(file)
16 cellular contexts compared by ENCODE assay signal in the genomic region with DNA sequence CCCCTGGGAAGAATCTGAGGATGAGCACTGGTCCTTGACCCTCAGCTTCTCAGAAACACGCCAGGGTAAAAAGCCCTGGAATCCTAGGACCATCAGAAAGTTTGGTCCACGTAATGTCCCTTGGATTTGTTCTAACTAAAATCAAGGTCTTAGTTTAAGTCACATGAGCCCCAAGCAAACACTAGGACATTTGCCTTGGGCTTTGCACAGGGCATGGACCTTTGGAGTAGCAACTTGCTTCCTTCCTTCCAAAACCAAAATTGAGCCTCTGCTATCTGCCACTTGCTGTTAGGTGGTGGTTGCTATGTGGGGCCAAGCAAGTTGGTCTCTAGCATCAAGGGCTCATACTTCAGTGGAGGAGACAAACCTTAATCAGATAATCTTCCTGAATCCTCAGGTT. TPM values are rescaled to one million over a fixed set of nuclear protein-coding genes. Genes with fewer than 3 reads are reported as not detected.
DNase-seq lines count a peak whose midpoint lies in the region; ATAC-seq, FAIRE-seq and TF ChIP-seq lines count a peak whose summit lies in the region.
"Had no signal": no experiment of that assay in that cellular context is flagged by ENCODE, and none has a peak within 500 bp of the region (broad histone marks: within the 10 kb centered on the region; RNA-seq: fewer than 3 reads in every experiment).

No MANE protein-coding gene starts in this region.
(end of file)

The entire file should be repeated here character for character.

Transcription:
16 cellular contexts compared by ENCODE assay signal in the genomic region with DNA sequence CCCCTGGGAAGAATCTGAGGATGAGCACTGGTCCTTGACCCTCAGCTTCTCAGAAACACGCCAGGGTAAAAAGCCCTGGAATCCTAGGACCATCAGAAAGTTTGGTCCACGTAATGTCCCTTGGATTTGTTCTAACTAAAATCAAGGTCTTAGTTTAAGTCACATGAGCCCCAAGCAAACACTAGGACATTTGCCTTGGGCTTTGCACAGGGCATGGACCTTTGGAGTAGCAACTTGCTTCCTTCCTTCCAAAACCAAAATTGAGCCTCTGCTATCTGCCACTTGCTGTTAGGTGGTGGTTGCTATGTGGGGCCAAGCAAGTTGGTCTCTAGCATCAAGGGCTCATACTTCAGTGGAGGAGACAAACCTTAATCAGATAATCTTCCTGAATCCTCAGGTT. TPM values are rescaled to one million over a fixed set of nuclear protein-coding genes. Genes with fewer than 3 reads are reported as not detected.
DNase-seq lines count a peak whose midpoint lies in the region; ATAC-seq, FAIRE-seq and TF ChIP-seq lines count a peak whose summit lies in the region.
"Had no signal": no experiment of that assay in that cellular context is flagged by ENCODE, and none has a peak within 500 bp of the region (broad histone marks: within the 10 kb centered on the region; RNA-seq: fewer than 3 reads in every experiment).

No MANE protein-coding gene starts in this region.